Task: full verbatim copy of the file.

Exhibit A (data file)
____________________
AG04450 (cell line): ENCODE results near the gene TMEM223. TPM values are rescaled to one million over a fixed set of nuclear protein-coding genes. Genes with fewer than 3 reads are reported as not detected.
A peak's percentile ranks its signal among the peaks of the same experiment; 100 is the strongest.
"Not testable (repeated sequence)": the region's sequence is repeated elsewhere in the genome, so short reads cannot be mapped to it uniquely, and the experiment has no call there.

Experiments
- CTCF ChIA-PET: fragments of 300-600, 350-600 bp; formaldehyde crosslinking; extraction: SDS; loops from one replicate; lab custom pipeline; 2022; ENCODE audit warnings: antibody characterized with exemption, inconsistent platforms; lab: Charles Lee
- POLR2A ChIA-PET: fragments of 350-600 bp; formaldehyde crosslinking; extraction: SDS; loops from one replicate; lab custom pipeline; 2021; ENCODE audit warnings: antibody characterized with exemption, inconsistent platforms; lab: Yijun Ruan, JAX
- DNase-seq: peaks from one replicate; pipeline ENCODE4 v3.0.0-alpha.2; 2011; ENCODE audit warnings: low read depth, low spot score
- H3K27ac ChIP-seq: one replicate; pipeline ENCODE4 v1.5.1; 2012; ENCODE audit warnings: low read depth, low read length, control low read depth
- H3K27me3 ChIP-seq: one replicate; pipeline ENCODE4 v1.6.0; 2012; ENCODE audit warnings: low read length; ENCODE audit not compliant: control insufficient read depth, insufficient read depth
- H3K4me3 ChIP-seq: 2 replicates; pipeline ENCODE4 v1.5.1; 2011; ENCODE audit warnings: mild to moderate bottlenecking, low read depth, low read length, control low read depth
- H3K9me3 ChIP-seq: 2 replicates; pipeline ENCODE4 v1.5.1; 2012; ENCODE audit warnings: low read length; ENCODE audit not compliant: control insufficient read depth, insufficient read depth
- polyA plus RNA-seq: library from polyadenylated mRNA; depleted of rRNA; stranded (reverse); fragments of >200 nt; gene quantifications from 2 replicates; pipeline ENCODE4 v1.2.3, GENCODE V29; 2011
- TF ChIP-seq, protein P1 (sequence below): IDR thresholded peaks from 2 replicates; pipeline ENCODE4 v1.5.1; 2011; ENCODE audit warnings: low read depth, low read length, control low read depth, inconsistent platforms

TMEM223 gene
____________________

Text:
AG04450 (cell line): ENCODE results near the gene TMEM223. TPM values are rescaled to one million over a fixed set of nuclear protein-coding genes. Genes with fewer than 3 reads are reported as not detected.
A peak's percentile ranks its signal among the peaks of the same experiment; 100 is the strongest.
"Not testable (repeated sequence)": the region's sequence is repeated elsewhere in the genome, so short reads cannot be mapped to it uniquely, and the experiment has no call there.

Experiments
- CTCF ChIA-PET: fragments of 300-600, 350-600 bp; formaldehyde crosslinking; extraction: SDS; loops from one replicate; lab custom pipeline; 2022; ENCODE audit warnings: antibody characterized with exemption, inconsistent platforms; lab: Charles Lee
- POLR2A ChIA-PET: fragments of 350-600 bp; formaldehyde crosslinking; extraction: SDS; loops from one replicate; lab custom pipeline; 2021; ENCODE audit warnings: antibody characterized with exemption, inconsistent platforms; lab: Yijun Ruan, JAX
- DNase-seq: peaks from one replicate; pipeline ENCODE4 v3.0.0-alpha.2; 2011; ENCODE audit warnings: low read depth, low spot score
- H3K27ac ChIP-seq: one replicate; pipeline ENCODE4 v1.5.1; 2012; ENCODE audit warnings: low read depth, low read length, control low read depth
- H3K27me3 ChIP-seq: one replicate; pipeline ENCODE4 v1.6.0; 2012; ENCODE audit warnings: low read length; ENCODE audit not compliant: control insufficient read depth, insufficient read depth
- H3K4me3 ChIP-seq: 2 replicates; pipeline ENCODE4 v1.5.1; 2011; ENCODE audit warnings: mild to moderate bottlenecking, low read depth, low read length, control low read depth
- H3K9me3 ChIP-seq: 2 replicates; pipeline ENCODE4 v1.5.1; 2012; ENCODE audit warnings: low read length; ENCODE audit not compliant: control insufficient read depth, insufficient read depth
- polyA plus RNA-seq: library from polyadenylated mRNA; depleted of rRNA; stranded (reverse); fragments of >200 nt; gene quantifications from 2 replicates; pipeline ENCODE4 v1.2.3, GENCODE V29; 2011
- TF ChIP-seq, protein P1 (sequence below): IDR thresholded peaks from 2 replicates; pipeline ENCODE4 v1.5.1; 2011; ENCODE audit warnings: low read depth, low read length, control low read depth, inconsistent platforms

TMEM223 gene